SEATTLE -- If there was a title to the story of the Southern California women's basketball team over the past decade, it might be: "Promise Lost."
The talent, the potential, the parade of All-Americans that should have made this one of the premier programs on the West Coast, seemed to dissolve into a smoldering heap every single year.
There was the cruel succession of ACL injuries that cut short the careers of Jackie Gemelos and Stefanie Gilbreath, who were among the most elite recruits in the country when they committed to USC. There were inexplicable late-season losses to lower-division conference teams that would leave the Trojans' résumé lacking when it came in front of the NCAA committee. There were coaching changes and personality conflicts and, to be very honest, a whole lot of underachievement.
But USC changed the narrative on Sunday night at KeyArena.
With a 71-62 win over Oregon State in the Pac-12 championship game, the Trojans aren't just writing a new chapter, but apparently an entirely new book.
And no character will figure bigger than first-year coach Cynthia Cooper, the former international basketball star with a literal fistful of championship rings, who has already proven to be much more than a link to USC's glory days -- the team's back to-back national titles in 1983 and 1984.
"I will not allow these women to underachieve," Cooper said. "I said it right from the beginning. I love this university, this basketball program and these players. ... We have worked on our toughness. We worked on coming together as a unit. I'm proud to be the head coach of these women on a mission. That is what I wanted to bring here."
The program that has come up short so often in the last nine years came up incredibly big again -- 24 hours after knocking top-seeded Stanford out of Seattle.
The Trojans (22-12) earned the program's first Pac-12 tournament title. And they punched a ticket to the NCAA tournament, a place they haven't been since back in 2006.
A second-half defensive press changed the face of this game for the Women of Troy.
Oregon State (23-9) went to the locker room with a 36-29 lead and Cooper looked at her players, who were playing their fourth game in four days, and asked for whatever they had left in the tank. In fact, she expected it.
"She told us we were going to press and we got amped up," junior guard Kiki Alofaituli said. "We just feed off her energy."
And she got everything they had. USC pressed and rattled the Beavers, who shot only 30.8 percent in the second half, making just one 3-pointer.
"They punched us in the face to start the second half," said Oregon State coach Scott Rueck, whose own team is looking well-positioned for an at-large NCAA berth after closing the season with 11 wins in 12 games.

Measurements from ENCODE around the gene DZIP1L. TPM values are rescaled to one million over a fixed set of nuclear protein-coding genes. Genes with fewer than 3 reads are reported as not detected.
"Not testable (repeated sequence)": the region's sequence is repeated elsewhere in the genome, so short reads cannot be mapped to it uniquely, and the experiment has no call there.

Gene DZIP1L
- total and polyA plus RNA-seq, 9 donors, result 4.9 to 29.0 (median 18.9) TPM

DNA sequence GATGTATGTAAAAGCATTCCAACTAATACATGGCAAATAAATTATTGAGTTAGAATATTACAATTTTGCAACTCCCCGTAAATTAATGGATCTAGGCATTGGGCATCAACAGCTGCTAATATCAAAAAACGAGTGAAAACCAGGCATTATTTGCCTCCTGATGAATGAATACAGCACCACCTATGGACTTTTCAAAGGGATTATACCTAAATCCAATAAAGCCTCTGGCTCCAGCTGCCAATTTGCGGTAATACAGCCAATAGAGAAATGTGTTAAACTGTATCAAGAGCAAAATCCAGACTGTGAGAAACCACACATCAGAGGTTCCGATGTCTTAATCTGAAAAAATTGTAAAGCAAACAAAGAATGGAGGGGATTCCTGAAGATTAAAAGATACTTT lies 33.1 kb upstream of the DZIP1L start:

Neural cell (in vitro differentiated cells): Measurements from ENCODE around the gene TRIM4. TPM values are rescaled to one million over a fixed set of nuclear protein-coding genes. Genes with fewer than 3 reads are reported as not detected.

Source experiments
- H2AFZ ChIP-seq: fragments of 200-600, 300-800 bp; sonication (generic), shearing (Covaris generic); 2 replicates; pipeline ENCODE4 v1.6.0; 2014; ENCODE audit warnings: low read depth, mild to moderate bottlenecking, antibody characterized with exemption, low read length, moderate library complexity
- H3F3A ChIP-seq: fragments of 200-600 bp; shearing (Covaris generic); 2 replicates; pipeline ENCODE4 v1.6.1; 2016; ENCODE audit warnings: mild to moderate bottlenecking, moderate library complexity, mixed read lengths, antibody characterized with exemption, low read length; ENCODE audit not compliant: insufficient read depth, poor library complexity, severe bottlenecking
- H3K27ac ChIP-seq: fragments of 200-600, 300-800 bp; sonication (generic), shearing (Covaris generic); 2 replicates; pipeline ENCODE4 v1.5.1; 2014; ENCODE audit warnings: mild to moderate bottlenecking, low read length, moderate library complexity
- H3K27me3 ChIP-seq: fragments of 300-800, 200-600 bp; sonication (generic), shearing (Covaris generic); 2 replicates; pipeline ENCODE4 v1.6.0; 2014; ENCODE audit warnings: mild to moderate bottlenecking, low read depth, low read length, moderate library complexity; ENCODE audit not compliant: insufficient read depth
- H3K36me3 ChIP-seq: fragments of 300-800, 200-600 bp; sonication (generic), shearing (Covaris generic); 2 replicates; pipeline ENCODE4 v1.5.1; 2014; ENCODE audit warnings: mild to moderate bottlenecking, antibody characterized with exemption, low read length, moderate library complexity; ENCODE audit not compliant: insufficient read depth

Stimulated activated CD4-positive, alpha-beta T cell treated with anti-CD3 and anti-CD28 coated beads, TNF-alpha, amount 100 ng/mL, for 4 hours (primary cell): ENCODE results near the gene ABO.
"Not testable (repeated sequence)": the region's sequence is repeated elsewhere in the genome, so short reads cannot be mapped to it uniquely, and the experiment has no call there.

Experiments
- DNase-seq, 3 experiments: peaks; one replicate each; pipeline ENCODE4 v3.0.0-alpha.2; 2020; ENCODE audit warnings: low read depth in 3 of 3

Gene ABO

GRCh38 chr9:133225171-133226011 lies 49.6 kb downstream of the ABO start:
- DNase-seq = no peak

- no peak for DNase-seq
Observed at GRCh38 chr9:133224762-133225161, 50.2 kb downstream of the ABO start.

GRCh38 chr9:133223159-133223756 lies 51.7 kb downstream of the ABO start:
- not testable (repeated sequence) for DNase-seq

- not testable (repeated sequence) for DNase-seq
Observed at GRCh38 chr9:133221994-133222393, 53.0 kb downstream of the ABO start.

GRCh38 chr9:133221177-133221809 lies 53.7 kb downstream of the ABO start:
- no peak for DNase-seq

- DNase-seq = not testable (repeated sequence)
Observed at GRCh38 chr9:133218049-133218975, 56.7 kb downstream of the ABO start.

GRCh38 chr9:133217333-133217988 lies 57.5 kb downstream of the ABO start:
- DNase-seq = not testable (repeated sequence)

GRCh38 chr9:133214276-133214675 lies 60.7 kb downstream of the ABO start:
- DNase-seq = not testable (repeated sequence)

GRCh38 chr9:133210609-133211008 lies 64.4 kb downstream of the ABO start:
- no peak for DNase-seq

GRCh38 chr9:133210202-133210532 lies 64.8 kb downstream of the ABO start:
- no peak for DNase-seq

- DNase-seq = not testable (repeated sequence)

Cooper stalked the sideline in front of her bench in the final minute of the game, from the scorer's table to the foot of the USC band, practically bursting out of her skin in anticipation of the final buzzer.
In the moments after the win, senior forward Cassie Harberts waited alone for her turn to be interviewed on the television broadcast, dropping into a crouch on the floor and putting her head down, as if to absorb it all.
"We've been through injuries, saying we are going to the tournament and then coming up short for the past few years," Harberts said. "I felt a difference in this team. That we wanted it and we were going to do whatever we had to do to get it. I'm so proud of them."
Junior guard Ariya Crook, who was named the tournament's most outstanding player after putting up a team-high 16 points in the final, said Cooper has instilled the team with strong sense of belief.
"She just wants the best for us," Crook said. "For her to start the tone for us is huge. That's why we are in this position right now, because of her."
Cooper, who coached at Texas Southern, UNC-Wilmington and Prairie View A&M before taking the USC job last spring, watched her alma mater flounder from afar for years.
"I was frustrated," Cooper said. "I love this program and I wanted to see us do well and for whatever reason we weren't and it was very disappointing."
When she got her opportunity to come to Los Angeles, she knew her No. 1 priority.
"It's culture," Cooper said. "We had to develop a culture of winning, the way you play games, the way you carry yourself. And I think we are starting to see what it means to be a winner."
When the Trojans lost three straight last month, including a pair of games in the Bay Area to drop to 16-11 and 9-6 in the conference, it was gut-check time.
"It didn't look very good for us and I told them that it wasn't over until we decided it was," Cooper said. "We were out on a limb and we needed to prove that we had it in us."
USC responded with two road wins in Utah and Colorado and then this unprecedented run to a tournament title.
This year, when the players sit in their team room and watch the brackets being rolled out, there will be no suspense.
Harberts has waited four years for this moment.
"I've sat and watched our name not be called, whether we thought it was going to be called or whether it wasn't," Harberts said. "This time we can sit and be proud of what we have accomplished, that we have rightfully earned a spot in the NCAA tournament."